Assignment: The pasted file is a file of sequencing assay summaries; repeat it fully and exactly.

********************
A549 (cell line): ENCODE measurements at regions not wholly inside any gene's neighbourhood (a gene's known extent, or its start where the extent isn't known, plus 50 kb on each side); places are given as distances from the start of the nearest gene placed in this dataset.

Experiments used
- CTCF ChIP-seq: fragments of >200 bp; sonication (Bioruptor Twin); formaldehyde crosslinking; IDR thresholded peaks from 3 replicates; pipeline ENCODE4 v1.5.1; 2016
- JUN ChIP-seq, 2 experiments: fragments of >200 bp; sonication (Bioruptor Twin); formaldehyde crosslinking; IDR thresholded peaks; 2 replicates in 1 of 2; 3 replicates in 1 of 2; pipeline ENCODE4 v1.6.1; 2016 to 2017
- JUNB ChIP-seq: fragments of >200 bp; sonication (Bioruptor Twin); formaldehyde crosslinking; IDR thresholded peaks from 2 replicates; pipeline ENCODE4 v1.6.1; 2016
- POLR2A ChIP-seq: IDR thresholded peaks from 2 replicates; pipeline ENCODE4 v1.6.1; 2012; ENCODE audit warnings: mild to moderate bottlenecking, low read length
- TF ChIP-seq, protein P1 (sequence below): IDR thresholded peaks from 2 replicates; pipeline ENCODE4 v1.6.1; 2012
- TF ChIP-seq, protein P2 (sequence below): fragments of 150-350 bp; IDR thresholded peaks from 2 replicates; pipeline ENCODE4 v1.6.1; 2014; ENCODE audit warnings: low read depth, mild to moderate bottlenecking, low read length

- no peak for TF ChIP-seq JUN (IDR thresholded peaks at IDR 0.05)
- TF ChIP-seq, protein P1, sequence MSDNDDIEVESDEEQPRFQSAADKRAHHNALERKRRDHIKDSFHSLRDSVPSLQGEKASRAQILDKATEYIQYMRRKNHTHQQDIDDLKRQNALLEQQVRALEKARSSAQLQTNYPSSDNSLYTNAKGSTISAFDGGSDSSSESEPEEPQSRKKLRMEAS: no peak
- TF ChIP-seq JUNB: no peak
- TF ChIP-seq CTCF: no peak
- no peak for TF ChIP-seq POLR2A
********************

A549 (cell line): ENCODE measurements at regions not wholly inside any gene's neighbourhood (a gene's known extent, or its start where the extent isn't known, plus 50 kb on each side); places are given as distances from the start of the nearest gene placed in this dataset.

Experiments used
- CTCF ChIP-seq: fragments of >200 bp; sonication (Bioruptor Twin); formaldehyde crosslinking; IDR thresholded peaks from 3 replicates; pipeline ENCODE4 v1.5.1; 2016
- JUN ChIP-seq, 2 experiments: fragments of >200 bp; sonication (Bioruptor Twin); formaldehyde crosslinking; IDR thresholded peaks; 2 replicates in 1 of 2; 3 replicates in 1 of 2; pipeline ENCODE4 v1.6.1; 2016 to 2017
- JUNB ChIP-seq: fragments of >200 bp; sonication (Bioruptor Twin); formaldehyde crosslinking; IDR thresholded peaks from 2 replicates; pipeline ENCODE4 v1.6.1; 2016
- POLR2A ChIP-seq: IDR thresholded peaks from 2 replicates; pipeline ENCODE4 v1.6.1; 2012; ENCODE audit warnings: mild to moderate bottlenecking, low read length
- TF ChIP-seq, protein P1 (sequence below): IDR thresholded peaks from 2 replicates; pipeline ENCODE4 v1.6.1; 2012
- TF ChIP-seq, protein P2 (sequence below): fragments of 150-350 bp; IDR thresholded peaks from 2 replicates; pipeline ENCODE4 v1.6.1; 2014; ENCODE audit warnings: low read depth, mild to moderate bottlenecking, low read length

- no peak for TF ChIP-seq JUN (IDR thresholded peaks at IDR 0.05)
- TF ChIP-seq, protein P1, sequence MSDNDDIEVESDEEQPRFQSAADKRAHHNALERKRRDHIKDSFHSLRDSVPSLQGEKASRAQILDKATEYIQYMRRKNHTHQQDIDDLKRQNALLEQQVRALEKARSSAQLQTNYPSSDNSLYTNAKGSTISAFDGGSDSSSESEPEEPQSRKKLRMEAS: no peak
- TF ChIP-seq JUNB: no peak
- TF ChIP-seq CTCF: no peak
- no peak for TF ChIP-seq POLR2A